Sunday, January 19, 2014

You can do it!


Granddaughter is at the stage of not quite being able to crawl, but managing to move around in a sprawl/squirm sort of way.

The other day, Grandson was watching her with interest as she struggled to push herself towards a toy.

"Go on, [Granddaughter]," he said encouragingly. "You can do it!"

Let's hope that he's always such a supportive big brother - such as in (I'd estimate) about two weeks' time when she hurls herself at his Brio train layout and grabs handfuls of it.

As for "through in the west" - I wonder if we say that because Scotland is a little country. It's only about sixty-five miles from Edinburgh in the east to Glasgow in the west so you go "through" to the west just like you'd go through the house. Or, to add another element, you might go "ben the hoose", as some people still say. A but and ben is a two-roomed cottage, the "but" being the first room you come to and the "ben" being the bedroom beyond. So going "ben" means going further into the house. "Come ben," a Scots speaker might say whatever size of house they lived in - just meaning to come into the main part of the house.

These aren't words that I'd normally use but my pupils in the comprehensive school I taught in during the 1970s in a mining village near Edinburgh did say "ben" quite a lot. And of course also "ken", which means "know" or "you know". So: "Ken that homework you wanted us to do? Well, the dog ate it."



7 comments:

  1. Ha! Funny how dogs have a never ending appetite for homework!

    Little granddaughter is delightful!

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  2. Removed my first comment for too many typos.

    In the US we don't say "come through" in a house. I've noticed this in some UK videos. We say come into the living room, family room, kitchen, etc...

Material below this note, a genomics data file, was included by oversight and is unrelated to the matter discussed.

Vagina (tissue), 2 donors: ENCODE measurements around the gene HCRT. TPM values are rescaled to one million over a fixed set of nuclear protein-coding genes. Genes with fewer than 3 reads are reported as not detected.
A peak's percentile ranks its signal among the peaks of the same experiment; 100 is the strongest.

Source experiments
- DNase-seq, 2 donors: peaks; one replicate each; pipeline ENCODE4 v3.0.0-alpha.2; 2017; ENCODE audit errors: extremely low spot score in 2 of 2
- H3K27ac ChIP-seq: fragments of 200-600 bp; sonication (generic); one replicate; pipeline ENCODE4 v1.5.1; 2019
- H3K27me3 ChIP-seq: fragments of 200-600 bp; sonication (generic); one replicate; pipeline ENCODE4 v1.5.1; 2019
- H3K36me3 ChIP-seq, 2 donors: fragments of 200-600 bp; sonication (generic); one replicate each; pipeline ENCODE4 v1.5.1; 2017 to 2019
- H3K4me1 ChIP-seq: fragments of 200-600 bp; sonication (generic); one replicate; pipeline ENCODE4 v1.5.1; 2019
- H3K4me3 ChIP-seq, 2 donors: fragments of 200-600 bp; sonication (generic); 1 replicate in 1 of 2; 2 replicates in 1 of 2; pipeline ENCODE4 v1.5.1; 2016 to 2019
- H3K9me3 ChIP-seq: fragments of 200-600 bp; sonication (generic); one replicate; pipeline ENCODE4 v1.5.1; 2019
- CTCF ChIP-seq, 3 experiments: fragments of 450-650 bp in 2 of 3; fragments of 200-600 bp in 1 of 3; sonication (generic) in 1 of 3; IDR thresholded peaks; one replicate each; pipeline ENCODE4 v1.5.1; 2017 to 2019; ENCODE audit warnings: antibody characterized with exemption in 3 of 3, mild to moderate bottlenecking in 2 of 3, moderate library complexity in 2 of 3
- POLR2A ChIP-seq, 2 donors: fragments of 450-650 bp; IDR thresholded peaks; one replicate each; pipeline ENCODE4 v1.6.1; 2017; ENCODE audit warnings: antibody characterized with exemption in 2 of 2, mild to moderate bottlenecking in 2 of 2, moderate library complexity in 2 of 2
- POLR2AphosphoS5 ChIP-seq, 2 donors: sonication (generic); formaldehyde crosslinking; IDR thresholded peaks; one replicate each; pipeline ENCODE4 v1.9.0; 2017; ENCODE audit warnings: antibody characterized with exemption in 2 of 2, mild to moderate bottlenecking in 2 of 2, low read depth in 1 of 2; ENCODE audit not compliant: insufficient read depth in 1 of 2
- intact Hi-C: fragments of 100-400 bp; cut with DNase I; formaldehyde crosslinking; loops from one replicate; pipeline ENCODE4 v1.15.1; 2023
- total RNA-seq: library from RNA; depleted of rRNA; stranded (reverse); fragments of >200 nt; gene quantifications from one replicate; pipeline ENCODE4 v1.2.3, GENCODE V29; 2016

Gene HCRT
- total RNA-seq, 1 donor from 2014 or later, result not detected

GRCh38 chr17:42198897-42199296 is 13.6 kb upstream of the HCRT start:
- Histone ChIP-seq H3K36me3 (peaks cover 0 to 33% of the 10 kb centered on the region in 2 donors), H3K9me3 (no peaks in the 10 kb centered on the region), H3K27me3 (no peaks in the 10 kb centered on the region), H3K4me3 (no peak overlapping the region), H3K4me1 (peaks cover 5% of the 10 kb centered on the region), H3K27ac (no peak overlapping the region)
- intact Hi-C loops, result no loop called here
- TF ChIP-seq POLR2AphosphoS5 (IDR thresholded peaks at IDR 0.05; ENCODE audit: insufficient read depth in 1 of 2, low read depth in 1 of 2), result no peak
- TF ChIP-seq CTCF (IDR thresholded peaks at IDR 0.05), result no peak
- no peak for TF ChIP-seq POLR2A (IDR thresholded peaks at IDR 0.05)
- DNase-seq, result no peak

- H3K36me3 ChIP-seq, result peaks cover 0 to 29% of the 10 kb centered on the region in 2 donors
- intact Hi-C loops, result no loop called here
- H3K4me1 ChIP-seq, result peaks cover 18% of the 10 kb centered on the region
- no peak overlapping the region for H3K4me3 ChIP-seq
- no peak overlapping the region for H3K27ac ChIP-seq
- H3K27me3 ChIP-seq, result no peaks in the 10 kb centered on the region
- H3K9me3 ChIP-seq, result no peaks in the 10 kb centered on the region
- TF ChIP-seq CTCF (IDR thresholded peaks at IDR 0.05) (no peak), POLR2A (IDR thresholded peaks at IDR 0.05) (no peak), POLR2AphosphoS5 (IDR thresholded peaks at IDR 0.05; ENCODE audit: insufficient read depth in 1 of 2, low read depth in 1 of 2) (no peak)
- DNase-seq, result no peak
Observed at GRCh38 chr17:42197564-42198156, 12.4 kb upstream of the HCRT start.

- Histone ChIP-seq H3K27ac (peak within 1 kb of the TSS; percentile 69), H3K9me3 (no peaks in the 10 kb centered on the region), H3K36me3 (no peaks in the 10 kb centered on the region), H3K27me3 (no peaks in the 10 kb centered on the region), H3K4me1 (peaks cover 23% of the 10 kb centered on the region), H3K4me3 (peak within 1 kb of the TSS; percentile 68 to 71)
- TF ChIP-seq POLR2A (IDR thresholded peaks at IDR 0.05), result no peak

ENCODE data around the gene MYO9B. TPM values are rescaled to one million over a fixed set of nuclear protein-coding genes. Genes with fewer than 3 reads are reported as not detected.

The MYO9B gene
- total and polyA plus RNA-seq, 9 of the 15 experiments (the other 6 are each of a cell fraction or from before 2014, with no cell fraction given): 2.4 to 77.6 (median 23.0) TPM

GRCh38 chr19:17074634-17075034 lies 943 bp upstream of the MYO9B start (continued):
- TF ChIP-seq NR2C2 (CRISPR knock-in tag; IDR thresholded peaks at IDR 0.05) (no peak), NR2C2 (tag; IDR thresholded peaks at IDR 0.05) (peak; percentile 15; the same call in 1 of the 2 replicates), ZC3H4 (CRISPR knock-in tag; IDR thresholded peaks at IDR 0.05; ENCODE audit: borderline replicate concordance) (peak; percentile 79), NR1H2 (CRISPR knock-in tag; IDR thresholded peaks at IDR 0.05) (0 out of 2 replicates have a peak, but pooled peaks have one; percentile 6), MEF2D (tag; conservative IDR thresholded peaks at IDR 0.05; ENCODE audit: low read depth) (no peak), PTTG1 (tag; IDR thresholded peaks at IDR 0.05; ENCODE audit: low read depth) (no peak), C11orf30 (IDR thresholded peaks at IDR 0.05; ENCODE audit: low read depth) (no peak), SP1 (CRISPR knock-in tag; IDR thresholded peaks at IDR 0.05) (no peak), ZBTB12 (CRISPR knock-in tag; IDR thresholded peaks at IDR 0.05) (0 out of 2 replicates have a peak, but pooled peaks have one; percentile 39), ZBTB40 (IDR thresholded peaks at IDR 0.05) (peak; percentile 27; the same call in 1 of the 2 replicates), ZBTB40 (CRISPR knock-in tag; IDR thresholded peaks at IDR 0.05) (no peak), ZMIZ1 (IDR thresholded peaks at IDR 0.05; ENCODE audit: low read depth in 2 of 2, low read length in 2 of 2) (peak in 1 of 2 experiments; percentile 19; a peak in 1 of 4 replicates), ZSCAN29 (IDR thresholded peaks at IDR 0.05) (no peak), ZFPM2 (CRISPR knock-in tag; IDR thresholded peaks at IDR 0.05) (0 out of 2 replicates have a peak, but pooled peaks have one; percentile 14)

Odd, these small differences, but not really surprising. In my part of Ohio we have some older Scottish expressions because we had so many early pioneers who were from Scotland or were Scotch-Irish.

    Oh, your grandson is so sweet to encourage his sister! But he doesn't see the future as well as you do!

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  3. I so enjoy the photos of your grandchildren. Mine are all grown up now.

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  4. Ooh, she's almost off! I am remembering the ways my children used. One of them used her crossed arms to propel herself forward. Another used a half-sitting position and her arms to get along. Quite fetching, it was!

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  5. Yes I know the expression ken - because of the song we sang when little about John Peel.

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  6. Little granddaughter is getting so big. You must have such a wonderful time watching the two of them together. You would be completely forgiven if you gave up quilting altogether and just spent your time watching the babies!!!

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  7. I think that I have now caught up with your posts, at last.

    What a sweet thing for Grandson to say to Grand-daughter, sweet boy.

    I loved your post on the tiles, I recall seeing something similar in butcher's shops in Wales. They are lovely.

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